In the first image (above), a red arrow is indicating a portion of the "body bag" for my kiwi, I've added the arrow to this image, dear reader, to show you the proximity to the aforementioned feeder. Cam can be seen in the image as well as one of my house finches.
The second image (below) shows two house finches having a deep discussion near the feeder, and to the left of them hung my kiwi-in-body-bag.
The third image (below) also illustrates a couple of house finches having a convo near the feeder to the right of my kiwi-in-body-bag.
|Japanese Grass Twins with Creeping Raspberry in Bathtub!|
|Female Finch Hanging Out ATOP My String Lights|
|Male Finch Does Acrobatics on Garden Bracket|
(as he checks out the situation on my garden's floor)
First of all, there were a number of interruptions in the renovation due to the improper materials being used; as well as certain weather conditions which prevented expediting repairs! For instance, even though I was told to have everything off the "floor" of my garden by Friday, September the twenty-first, the workmen arrived without sufficient materials, which meant that they'd have to return on Monday September the twenty-fourth! Delays such as this often come about when repairs are involved but because so many living things were involved (flowers, ornamental grasses, plants, shrubs, trees, and even the birds that visit them) a three day delay meant a lot of lives could be compromised — if not lost!
This truism prompted me to move all the flowers, plants, grasses, shrubs and trees that had been moved into my apartment, back out on to my terrace for the week-end, so that they could enjoy autumn before having to be moved back inside in time for the workmen to begin their rescheduled work on Monday, September the twenty-fourth of 2012. However, I did not put everything back in its "standard locale" within my garden since the "things" I grow would only be outside for a week-end. Still, they all needed the autumn air, and my visiting birds certainly enjoyed having things back outside as evidenced from the photo-ops below taken over the weekend on September the twenty-second and twenty-third of 2012.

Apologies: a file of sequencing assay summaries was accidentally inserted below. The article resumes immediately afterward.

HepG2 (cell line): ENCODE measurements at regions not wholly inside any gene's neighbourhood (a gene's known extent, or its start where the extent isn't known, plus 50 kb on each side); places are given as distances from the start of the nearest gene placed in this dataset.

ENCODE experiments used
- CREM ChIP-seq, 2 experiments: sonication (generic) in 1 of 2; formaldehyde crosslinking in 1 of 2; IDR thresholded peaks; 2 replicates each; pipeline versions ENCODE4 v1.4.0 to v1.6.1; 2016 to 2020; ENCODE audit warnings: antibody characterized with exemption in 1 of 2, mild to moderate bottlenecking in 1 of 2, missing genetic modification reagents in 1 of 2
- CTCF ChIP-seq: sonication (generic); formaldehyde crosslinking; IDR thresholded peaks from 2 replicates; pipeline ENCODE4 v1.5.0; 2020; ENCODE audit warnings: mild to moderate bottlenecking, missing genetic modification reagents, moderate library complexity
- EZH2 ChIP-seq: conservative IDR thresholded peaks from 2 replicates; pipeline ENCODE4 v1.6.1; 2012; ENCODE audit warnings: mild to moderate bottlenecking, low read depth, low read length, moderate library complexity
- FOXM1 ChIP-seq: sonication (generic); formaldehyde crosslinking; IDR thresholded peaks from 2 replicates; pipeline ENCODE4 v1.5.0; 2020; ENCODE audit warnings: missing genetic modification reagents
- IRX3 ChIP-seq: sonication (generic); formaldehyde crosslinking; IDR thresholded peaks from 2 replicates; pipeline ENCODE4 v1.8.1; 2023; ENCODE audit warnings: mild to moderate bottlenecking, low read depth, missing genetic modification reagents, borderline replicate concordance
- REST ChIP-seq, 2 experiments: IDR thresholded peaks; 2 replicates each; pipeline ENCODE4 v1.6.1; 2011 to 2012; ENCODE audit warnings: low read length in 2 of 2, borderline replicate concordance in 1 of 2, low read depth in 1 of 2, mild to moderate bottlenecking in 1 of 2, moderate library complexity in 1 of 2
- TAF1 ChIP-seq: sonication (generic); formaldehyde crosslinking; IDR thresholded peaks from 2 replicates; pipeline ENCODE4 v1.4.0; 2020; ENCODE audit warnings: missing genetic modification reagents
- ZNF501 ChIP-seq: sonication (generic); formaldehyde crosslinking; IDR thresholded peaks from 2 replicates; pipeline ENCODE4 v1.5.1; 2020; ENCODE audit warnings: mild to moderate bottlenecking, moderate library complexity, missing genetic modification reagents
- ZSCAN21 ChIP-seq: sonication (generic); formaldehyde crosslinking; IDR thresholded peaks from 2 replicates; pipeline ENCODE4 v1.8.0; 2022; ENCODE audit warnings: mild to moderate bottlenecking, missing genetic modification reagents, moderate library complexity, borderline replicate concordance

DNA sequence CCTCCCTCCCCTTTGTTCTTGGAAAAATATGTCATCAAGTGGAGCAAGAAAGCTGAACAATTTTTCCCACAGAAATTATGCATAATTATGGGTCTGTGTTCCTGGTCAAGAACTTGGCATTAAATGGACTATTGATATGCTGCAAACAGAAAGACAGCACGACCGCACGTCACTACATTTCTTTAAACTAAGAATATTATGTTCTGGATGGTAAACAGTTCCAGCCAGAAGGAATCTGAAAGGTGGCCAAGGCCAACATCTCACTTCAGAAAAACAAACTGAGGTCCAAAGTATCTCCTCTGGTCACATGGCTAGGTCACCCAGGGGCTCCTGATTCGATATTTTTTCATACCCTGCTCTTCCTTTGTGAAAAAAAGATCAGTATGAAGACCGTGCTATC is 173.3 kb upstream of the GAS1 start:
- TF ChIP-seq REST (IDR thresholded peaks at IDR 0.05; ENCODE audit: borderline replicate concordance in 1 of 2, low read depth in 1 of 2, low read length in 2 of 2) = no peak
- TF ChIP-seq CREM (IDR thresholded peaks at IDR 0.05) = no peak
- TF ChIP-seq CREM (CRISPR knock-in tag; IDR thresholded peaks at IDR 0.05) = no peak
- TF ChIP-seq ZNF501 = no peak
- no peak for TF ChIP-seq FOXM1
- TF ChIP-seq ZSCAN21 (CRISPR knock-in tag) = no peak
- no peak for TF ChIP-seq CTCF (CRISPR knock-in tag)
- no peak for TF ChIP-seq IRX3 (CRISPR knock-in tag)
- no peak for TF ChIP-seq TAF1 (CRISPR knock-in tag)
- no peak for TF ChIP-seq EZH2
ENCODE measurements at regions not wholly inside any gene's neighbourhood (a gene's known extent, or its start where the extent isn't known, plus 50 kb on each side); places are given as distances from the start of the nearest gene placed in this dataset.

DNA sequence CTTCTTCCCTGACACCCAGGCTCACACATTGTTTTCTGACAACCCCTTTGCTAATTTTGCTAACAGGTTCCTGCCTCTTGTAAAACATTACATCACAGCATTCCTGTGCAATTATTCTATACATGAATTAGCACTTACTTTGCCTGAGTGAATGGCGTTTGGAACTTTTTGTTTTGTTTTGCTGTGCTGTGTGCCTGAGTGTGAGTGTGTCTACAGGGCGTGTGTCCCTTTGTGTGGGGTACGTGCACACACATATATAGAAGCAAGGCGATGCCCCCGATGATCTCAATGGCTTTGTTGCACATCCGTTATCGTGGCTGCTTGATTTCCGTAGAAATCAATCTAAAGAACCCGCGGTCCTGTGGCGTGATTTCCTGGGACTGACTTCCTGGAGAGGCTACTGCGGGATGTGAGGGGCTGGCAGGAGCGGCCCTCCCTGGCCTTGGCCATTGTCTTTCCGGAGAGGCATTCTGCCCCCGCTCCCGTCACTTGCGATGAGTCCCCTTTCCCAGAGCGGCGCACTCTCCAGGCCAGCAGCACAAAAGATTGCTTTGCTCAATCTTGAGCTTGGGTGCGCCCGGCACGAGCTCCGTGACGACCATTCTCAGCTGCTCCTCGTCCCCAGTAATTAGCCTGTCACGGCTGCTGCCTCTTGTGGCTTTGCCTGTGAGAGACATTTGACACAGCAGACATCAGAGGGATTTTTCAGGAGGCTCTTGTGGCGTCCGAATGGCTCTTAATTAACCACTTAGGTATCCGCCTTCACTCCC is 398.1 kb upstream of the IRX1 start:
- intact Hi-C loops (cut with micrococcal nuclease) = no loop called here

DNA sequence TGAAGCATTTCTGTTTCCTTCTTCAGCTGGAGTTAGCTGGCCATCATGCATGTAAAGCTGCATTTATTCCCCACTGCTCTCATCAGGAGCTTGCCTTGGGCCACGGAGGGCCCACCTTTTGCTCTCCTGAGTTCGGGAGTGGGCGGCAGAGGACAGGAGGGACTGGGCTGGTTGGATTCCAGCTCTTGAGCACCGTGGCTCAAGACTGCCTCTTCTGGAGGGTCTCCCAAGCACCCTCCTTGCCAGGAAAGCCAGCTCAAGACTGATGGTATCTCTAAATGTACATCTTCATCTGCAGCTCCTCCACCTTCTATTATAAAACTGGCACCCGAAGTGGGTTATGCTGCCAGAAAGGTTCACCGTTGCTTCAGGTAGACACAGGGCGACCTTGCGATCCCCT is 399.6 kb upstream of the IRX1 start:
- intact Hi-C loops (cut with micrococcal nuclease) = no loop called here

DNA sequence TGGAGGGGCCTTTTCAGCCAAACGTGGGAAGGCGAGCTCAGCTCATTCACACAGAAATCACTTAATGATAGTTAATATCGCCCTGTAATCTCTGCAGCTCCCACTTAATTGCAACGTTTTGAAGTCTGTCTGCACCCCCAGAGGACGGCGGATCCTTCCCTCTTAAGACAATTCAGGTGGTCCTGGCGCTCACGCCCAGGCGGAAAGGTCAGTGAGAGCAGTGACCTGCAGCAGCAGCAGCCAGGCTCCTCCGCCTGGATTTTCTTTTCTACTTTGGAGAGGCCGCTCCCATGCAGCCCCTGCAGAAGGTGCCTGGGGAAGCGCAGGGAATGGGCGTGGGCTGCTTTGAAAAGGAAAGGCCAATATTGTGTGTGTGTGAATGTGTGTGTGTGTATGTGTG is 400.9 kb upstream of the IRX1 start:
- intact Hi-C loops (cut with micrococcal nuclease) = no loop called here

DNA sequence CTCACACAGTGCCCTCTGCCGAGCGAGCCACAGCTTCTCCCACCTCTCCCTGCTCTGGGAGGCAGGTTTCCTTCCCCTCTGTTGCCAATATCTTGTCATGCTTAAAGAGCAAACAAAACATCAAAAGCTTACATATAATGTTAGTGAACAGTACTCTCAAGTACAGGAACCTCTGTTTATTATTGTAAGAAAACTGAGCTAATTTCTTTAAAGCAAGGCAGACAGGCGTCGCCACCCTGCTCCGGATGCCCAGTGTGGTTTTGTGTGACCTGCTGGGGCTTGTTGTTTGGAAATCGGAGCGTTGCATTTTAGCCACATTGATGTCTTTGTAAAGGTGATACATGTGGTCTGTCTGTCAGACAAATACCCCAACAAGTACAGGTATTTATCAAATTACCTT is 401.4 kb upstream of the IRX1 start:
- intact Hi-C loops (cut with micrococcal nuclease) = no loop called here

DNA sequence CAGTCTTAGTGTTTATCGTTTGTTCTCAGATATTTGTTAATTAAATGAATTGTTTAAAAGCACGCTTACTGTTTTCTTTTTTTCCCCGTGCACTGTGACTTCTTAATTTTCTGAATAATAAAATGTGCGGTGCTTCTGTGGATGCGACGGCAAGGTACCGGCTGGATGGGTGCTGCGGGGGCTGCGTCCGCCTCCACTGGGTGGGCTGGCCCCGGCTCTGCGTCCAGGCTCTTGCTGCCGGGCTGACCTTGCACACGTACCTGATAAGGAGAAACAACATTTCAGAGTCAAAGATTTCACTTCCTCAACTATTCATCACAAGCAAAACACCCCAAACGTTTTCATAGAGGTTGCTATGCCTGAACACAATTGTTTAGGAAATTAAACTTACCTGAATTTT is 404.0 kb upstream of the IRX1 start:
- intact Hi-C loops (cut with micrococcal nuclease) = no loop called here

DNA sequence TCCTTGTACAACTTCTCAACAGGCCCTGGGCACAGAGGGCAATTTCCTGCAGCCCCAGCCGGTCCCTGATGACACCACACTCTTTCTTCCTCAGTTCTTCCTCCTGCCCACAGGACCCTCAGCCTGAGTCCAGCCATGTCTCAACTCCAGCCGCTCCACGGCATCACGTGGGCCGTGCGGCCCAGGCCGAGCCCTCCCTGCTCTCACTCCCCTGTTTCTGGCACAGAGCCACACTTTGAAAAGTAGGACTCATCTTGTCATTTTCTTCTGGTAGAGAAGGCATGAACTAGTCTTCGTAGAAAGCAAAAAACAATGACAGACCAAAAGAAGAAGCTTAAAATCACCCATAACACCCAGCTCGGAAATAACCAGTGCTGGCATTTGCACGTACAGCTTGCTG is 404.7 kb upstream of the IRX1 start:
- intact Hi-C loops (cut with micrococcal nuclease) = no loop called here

But by Sunday night of the twenty-third, everything had to be moved back inside my apartment as the workmen were slated to do the re-vamp job on Monday, September the twenty-fourth; but not before a few of my visiting birds had an early breakfast on my once again barren terrace (as seen in the images below) where the interlocking tiles that had covered its surface had been removed.
Thankkfully the things I grow, my visiting birds and I made it through the ordeal and once again, everything I grow was moved out of my apartment and on to my terrace but not yet arranged as evidenced by the images below
Juan V would return to help me with the "task" of putting things back in place and removing the vines from their respective body bags, including the kiwi vine who is still bundled up (to the right of my Chelsea Larch in the image above). But before Juan V returned, I had a first time visitor to my garden, a bluejay who can be seen perched on my trellis-style urban hedge in the image below.
I'd never seen a bluejay and it was a welcome sight after such upheaval in my garden as I discussed in a "story" on tumblr. And another welcome sight was Juan V who returned on September 25th 2012 and helped me put my garden back in order; the results can be seen in the following aerial images which were taken by him.
The double sided arrow which has been superimposed on the first image is pointing to the container which formerly was a home to my Physocarpus opulifolius AKA Coppertina Tree (left side of arrow) which I gave to Michael for his garden as discussed in yesterday's post, and the plan going forward, as of this date in September was to repot my Chelsea Larch (right side of arrow) which we ultimately did in December of 2012.
As for the second aerial image above, with the two white arrows, one arrow (pointing right) shows the kiwi branches survived its time in a "body bag," whilst the other arrow (pointing down), indicates flowers from my autumn clematis. What a great surprise to see those blooms given that this vine had been uprooted and placed in a "body bag!"
And I had a few more nice surprises in my garden at the end of September — visiting birds returning to their antics — photo-ops of them are posted below.
These signs of life, new flowers blooming and birds living in the moment, especially warmed my heart, for September 2012 had been a long month in my garden and it certainly felt as if the month hath more than thirty days!
Be that as it may, I concluded yesterday's post by saying, "my main hope at that time is that the disruption would not affect the growth of the 'things' I have here, and that my visiting birds would adjust to the situation," and as of this date in September of 2012, it appears that "hope" was fulfilled.